The Modern Music of Menomena
(Originally published in PDX Magazine in December, 2005)
How to create music for modern dance, and start a feud with the Dandy Warhols.
I’m sitting with Justin Harris and Danny Seim, rhythm section of the Portland band Menomena, in a small car on SW Oak Street. Our conversation has steamed up the windows, and it’s probably pretty hard to tell what we’re up to.
It’s hard to tell exactly what Menomena are up to as well, and that’s just the way they like it. They’ve released two very different albums thanks in part to their very open-ended songwriting approach. “We would hate to get pigeonholed in any one direction, we don’t rule anything out” says Seim. Mix that with a sense of humor – “we should start a feud with the Dandy Warhols,” – and what they’ll do next is anybodies guess.
Their 2003 album, “I Am The Fun Blame Monster” an anagram of “the first Menomena album,” showed them as a rock trio with some melodic pop sensibilities and a penchant for experimentation. The album is a diverse and moody blend of textures made primarily with vocals, piano, bass and drums, but accented with great effect by guitar, baritone sax, glockenspiel, loops and other textures. It’s anchored with tight rhythms that could hold their own in a hip-hop song. Their logical next step might be to follow up with a similar album, especially after the success of Monster, which got them excellent reviews, plenty of local support, an opening slot for part of the Gang of Four reunion tour and a co-headlining tour with Chicago’s Pit er Pat.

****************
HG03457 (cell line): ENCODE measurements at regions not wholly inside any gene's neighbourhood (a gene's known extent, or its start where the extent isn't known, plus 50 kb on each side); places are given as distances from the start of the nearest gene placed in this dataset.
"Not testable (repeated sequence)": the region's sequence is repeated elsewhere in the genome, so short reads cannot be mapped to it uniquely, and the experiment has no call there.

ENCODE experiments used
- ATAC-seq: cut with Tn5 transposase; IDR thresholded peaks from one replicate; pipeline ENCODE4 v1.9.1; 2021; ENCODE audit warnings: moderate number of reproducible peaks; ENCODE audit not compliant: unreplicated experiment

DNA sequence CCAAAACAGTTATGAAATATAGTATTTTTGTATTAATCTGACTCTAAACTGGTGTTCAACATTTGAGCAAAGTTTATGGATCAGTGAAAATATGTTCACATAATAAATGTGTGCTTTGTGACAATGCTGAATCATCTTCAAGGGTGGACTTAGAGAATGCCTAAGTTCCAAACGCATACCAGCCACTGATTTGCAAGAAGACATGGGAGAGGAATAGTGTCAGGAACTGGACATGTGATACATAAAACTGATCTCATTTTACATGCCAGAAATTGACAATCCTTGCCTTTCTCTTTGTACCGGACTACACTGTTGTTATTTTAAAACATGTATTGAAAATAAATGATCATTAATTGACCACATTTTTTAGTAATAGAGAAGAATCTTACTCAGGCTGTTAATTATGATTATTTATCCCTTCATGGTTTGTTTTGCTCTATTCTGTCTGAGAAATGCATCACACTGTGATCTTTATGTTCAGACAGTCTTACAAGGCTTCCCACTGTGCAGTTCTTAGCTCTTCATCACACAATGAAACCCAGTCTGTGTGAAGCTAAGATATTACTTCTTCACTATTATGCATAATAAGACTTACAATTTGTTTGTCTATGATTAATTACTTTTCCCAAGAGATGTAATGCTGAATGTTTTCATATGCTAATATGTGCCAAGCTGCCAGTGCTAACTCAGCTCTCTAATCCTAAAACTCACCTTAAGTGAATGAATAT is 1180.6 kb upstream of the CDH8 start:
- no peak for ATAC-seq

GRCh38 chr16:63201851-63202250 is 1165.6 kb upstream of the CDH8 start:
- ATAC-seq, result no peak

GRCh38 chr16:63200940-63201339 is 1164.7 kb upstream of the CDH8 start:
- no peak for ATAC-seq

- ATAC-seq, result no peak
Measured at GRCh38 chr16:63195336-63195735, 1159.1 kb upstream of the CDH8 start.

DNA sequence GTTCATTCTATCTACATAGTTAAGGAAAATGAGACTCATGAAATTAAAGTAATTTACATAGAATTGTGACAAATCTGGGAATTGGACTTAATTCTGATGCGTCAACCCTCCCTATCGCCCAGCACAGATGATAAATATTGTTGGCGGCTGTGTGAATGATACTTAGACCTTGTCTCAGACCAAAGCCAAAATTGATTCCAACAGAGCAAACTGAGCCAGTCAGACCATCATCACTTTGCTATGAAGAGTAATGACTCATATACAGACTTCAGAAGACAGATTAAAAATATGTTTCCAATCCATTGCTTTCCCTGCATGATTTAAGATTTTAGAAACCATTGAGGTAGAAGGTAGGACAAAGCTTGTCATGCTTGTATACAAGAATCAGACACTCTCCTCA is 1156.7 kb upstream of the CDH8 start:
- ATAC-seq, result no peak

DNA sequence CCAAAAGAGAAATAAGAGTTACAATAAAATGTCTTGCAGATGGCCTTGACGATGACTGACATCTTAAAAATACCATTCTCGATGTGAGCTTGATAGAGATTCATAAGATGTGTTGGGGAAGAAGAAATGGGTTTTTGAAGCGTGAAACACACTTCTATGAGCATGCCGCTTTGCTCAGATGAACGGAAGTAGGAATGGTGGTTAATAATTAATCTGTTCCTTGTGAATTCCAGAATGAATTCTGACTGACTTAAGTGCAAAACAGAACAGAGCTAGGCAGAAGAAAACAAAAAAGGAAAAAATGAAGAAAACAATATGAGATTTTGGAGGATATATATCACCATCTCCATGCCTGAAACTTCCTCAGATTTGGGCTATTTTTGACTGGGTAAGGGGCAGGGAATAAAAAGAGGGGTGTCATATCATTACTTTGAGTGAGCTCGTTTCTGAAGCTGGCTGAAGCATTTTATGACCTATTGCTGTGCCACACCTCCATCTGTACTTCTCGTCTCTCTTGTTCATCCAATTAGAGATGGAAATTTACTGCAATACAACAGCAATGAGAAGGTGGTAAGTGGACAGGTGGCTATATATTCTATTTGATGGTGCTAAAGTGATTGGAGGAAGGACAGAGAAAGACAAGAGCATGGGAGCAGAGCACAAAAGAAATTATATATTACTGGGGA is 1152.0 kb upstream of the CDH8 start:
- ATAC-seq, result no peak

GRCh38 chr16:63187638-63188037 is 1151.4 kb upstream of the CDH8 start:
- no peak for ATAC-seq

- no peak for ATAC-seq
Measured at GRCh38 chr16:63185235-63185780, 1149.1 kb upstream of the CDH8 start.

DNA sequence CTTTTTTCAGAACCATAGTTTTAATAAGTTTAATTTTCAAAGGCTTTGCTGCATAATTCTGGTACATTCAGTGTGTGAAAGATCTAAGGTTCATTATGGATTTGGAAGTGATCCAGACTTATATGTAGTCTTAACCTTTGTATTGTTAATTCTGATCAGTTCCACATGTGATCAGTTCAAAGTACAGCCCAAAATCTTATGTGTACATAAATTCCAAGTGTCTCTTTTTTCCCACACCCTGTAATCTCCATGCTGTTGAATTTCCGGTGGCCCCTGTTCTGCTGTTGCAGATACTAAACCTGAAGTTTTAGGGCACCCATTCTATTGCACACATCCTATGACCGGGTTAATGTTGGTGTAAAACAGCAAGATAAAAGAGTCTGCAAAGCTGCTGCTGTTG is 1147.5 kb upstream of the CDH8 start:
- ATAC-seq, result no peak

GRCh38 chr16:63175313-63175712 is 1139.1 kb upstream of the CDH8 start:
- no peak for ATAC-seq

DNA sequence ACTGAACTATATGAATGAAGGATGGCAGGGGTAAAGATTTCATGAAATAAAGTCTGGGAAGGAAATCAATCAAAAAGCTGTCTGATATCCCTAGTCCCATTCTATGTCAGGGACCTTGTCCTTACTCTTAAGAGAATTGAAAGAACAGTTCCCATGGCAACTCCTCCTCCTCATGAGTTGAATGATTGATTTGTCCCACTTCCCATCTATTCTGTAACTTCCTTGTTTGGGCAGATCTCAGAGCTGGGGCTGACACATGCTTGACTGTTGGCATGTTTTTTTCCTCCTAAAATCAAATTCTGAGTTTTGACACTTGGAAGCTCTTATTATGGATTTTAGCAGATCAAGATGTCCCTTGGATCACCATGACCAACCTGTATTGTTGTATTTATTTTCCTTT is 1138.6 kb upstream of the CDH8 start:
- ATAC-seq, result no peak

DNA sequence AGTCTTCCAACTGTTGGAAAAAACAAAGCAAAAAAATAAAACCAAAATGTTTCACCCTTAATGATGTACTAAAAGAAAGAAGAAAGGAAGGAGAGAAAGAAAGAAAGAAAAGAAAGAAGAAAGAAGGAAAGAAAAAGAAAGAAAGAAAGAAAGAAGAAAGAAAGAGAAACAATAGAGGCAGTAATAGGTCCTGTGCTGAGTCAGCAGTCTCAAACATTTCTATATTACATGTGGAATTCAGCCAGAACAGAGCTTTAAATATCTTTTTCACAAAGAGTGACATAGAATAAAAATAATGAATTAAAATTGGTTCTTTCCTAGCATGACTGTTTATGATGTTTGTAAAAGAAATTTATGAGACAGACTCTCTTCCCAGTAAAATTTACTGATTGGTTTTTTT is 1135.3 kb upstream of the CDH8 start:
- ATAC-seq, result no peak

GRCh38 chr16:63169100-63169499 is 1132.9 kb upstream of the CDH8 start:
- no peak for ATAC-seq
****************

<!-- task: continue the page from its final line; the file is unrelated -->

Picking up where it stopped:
Instead they released Under an Hour. The album was originally composed as a live soundtrack for the Monster Squad dance troupe’s 2004 TBA festival performance of the same name, then re-recorded in their home studio. The three tracks clock in at just under an hour and are long repetitive motifs using much the same instrumentation as Monster. The highlight is the closer “Light,” in which Seim’s big drumbeat drives things more aggressively. “It’s a lot different from anything we’ve ever done before, it depends on who you ask if it’s a departure,” says Seim. This album may confuse and turn off some fans, but also reinforces the fact that these are three talented guys capable of creating great music for diverse settings. At the very least, it’s good music for modern dance.
Their unique sound stems from their songwriting approach. They create their music by collectively improvising and building off each other’s ideas that are captured with the help of Deeler, a software tool created by vocalist/keyboardist Brent Knopf. This organic song building process takes more time than having a pre-planned sound or songs. “If we did sit down and plan it out, our third album would probably be finished,” says Harris. “Maybe we’ll get our hairstyles first, then work on the music and see what happens,” says Seim. “Actually that would be an interesting concept album,” adds Harris, “get makeovers then see what music we created.”
The oxygen was getting thin in the steamy little coupe and I was having a hard time determining when these guys were serious, and the jokes keep coming. I comment that they are a lot funnier than their music lets on. “We try and put so much of our serious energy in our music, by the time it’s over, this is what you’re left with – a bunch of screwoffs and idiots,” says Harris. “Wait, isn’t that the name of the new Dandy Warhols album,” he asks. “No those are the new members,” quips Seim. They discuss the benefits of starting a feud with the local rockers, then having gotten out some of the inner idiot, Harris adds that “our next album is going to be really good,” and I don’t doubt it.